He also speculated as to why the patients showed an improvement using the Wii technology. The activity is highly-repetitive, task-specific, and intense, he said, and these three paradigms seem to affect motor improvement in stroke. “There is some evidence that if you are moving your hand, some part of your brain is activated,” Dr. Saposnik said. These activities may enhance brain plasticity.
“We believe that by patients watching themselves play Wii and adjusting their movements they may activate brain plasticity,” Dr. Saposnik said. “We don't really have this evidence from our study. We would require functional MRI to prove this,” he suggested.
Commenting on the study, Pamela Duncan, PhD, professor of physical therapy at Duke University School of Medicine, Durham, NC, who is also a spokesperson for the American Stroke Association, said: In order to get optimized recovery you need lots of repetition. General exercise can be very boring if someone tells you to just exercise and exercise.
“What is so intriguing about the gaming technology is that it engages the patient both cognitively and motivationally and it allows you to do numerous repetitions. So if you combine Wii and a lot of the gaming with specific, goal-directed activities, you can get the patients to practice on their own a lot and they enjoy it.”
“This technology is being put in nursing homes, in rehab facilities, and outpatient facilities,” she continued. “We haven't systematically evaluated it as these investigators are trying to do but it is already being implemented in practice.”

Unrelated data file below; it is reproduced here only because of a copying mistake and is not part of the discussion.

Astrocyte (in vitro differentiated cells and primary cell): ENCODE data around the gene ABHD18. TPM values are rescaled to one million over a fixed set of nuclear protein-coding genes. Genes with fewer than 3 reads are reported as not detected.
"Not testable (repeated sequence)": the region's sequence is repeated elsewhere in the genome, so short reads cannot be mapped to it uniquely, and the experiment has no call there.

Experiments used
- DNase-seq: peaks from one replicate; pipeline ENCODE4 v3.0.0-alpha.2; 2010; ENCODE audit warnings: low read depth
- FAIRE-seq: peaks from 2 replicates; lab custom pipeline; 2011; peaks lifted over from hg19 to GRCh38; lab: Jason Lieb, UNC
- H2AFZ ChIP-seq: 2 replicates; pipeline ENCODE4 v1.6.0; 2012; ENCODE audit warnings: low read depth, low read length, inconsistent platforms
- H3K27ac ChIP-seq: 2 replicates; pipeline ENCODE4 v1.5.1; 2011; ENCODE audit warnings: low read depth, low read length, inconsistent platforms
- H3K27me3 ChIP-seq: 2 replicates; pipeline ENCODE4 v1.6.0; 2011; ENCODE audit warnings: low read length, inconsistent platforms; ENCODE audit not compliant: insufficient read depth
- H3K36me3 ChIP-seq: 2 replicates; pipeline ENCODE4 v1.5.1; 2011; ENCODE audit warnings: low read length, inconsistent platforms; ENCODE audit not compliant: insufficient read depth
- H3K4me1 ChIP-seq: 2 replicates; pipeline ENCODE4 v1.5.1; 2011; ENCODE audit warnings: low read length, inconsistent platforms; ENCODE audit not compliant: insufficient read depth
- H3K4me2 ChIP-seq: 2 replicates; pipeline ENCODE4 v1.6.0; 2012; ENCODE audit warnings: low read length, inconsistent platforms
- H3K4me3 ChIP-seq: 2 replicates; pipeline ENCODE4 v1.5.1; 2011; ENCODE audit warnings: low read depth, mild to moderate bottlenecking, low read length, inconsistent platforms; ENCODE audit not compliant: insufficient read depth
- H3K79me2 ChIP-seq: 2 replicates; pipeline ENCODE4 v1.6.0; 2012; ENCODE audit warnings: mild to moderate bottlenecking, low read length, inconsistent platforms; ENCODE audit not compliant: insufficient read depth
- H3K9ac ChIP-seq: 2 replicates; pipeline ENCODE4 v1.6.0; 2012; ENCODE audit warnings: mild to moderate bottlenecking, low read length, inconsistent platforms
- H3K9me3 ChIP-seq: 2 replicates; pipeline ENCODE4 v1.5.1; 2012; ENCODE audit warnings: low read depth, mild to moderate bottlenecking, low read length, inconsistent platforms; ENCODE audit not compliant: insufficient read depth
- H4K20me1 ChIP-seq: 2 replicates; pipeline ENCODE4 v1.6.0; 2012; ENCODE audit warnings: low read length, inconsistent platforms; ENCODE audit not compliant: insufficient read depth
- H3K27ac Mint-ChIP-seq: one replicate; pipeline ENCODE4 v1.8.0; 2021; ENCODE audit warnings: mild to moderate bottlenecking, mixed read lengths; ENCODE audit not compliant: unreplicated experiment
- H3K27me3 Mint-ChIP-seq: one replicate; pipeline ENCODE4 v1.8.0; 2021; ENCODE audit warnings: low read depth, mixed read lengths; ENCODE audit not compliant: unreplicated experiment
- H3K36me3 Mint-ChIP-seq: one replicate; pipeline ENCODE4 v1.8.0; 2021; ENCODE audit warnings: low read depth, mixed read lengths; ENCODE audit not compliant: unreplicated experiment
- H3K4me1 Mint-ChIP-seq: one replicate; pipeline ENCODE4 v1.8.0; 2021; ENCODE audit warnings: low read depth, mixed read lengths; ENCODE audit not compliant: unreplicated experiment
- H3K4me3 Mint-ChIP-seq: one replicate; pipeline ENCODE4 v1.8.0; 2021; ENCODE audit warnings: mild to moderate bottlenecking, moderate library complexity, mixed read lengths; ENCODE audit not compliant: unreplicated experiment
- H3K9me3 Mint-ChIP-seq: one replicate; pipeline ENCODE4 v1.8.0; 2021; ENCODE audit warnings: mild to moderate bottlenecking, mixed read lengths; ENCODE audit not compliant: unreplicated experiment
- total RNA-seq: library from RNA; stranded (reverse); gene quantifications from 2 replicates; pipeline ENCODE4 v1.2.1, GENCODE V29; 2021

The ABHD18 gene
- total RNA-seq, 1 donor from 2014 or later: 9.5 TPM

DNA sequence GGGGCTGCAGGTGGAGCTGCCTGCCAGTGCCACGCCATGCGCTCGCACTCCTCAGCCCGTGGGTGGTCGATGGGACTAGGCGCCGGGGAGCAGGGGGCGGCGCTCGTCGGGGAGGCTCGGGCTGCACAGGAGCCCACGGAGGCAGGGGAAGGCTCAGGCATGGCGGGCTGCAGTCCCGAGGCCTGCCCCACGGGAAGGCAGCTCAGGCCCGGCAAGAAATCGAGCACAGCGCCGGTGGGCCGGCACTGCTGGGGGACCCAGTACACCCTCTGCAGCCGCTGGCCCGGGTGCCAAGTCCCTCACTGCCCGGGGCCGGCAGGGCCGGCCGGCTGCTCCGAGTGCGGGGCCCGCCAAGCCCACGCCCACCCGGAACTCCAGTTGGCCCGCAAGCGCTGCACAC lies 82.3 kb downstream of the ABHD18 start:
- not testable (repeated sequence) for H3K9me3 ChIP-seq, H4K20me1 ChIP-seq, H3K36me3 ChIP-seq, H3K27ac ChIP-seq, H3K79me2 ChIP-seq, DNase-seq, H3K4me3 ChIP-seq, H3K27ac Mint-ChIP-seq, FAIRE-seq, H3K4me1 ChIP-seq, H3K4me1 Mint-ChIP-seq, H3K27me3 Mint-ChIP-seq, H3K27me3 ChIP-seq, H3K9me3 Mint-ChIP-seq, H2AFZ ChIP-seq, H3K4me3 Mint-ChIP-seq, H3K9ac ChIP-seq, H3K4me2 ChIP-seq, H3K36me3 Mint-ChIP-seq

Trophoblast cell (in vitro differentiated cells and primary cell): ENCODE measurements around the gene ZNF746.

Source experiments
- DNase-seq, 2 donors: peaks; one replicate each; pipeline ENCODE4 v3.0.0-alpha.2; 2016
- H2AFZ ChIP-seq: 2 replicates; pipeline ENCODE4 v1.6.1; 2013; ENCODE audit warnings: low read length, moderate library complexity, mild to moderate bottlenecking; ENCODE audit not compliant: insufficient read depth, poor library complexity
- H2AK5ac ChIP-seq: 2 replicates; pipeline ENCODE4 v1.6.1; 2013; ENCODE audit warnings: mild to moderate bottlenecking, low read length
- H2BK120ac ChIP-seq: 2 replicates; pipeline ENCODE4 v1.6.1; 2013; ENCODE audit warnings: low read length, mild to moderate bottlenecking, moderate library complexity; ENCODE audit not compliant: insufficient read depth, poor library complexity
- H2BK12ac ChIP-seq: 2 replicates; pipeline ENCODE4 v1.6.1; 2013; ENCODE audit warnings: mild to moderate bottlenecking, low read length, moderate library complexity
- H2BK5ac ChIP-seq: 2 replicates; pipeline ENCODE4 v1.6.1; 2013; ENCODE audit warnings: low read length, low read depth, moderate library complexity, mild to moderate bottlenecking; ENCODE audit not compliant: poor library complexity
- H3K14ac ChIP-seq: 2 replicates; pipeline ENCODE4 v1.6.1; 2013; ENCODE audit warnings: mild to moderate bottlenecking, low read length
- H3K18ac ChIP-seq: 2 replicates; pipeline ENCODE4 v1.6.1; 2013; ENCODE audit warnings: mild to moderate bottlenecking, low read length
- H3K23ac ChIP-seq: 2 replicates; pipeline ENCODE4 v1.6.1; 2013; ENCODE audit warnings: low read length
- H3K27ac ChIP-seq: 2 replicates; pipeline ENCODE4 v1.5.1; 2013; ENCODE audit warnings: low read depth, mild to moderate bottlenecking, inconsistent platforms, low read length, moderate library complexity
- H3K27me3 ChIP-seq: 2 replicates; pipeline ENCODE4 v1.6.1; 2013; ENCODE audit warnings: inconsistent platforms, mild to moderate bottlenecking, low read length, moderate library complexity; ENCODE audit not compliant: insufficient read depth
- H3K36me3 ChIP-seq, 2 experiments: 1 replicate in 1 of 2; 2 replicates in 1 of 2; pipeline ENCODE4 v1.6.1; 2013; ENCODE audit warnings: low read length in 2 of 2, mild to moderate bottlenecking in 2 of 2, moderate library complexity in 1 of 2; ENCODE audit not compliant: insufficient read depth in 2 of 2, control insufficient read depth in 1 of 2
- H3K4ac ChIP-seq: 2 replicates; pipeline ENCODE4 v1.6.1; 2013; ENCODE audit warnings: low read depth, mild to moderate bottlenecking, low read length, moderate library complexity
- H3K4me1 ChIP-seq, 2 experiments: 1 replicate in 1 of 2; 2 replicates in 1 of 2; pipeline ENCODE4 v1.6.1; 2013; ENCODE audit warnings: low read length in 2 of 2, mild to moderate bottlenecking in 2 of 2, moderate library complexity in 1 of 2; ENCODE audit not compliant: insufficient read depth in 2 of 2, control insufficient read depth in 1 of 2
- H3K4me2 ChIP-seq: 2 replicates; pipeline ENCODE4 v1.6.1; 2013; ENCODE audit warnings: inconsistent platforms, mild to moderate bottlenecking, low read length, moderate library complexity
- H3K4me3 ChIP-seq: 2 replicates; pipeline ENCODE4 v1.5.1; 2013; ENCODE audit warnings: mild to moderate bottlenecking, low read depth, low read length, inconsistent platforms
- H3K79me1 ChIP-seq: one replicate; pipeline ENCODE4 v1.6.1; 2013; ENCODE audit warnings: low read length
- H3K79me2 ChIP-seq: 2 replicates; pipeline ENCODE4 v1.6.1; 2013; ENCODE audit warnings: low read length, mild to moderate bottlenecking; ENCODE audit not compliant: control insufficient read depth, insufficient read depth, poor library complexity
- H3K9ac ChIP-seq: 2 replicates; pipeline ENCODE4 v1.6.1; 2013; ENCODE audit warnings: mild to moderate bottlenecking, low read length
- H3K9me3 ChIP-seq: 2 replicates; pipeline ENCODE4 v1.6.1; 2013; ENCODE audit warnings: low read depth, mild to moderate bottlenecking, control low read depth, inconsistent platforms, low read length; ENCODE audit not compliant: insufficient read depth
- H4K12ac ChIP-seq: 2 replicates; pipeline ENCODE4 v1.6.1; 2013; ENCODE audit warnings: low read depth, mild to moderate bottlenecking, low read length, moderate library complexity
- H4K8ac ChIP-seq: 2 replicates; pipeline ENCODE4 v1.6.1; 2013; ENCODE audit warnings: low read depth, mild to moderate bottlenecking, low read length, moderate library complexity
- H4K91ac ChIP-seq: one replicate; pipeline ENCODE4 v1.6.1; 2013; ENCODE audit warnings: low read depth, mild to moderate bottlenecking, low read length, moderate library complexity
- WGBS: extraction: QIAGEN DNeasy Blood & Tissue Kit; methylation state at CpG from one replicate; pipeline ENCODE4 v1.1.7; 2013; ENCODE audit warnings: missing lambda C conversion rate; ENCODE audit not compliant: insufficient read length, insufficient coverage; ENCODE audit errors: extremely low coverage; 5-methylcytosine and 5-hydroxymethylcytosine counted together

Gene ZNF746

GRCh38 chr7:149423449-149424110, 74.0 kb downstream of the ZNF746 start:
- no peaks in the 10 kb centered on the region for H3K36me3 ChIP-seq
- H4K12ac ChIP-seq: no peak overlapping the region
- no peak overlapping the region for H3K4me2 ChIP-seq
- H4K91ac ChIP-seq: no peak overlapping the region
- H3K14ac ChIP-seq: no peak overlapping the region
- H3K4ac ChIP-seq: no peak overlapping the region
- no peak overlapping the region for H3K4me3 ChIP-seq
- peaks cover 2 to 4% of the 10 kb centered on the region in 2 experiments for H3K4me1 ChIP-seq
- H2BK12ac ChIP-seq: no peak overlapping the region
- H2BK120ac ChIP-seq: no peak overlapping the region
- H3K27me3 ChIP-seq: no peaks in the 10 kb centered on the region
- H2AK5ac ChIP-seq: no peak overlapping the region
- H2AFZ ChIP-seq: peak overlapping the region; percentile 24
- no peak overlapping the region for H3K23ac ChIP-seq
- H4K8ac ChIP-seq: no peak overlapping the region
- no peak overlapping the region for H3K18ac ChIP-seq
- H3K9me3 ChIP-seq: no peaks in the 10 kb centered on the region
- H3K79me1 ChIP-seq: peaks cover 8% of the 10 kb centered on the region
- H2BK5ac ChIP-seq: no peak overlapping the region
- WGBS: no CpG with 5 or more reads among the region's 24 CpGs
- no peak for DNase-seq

“One of the things about the technology in this particular study is that it works very well in individuals who have a mild stroke who can move but don't move well and don't move often,” Dr. Duncan continued. “It allows individuals who have some motor control to practice, practice, practice, and be engaged. They can play it with their grandchildren or their spouses.”
Dr. Saposnik said that the limited number of patients in the study did not rule out whether there are downsides to using the Wii. “The study showed that there were no major concerns.” On the other hand, he added, there were not a large enough number of patients to rule out less common side effects or risks.
A study is being designed to include 120 patients in seven to eight centers in Canada, Dr. Saposnik said. He noted that the study was performed without input or assistance from Nintendo. He said the company did not appear to be interested in using its devices in the health care arena. •Back to top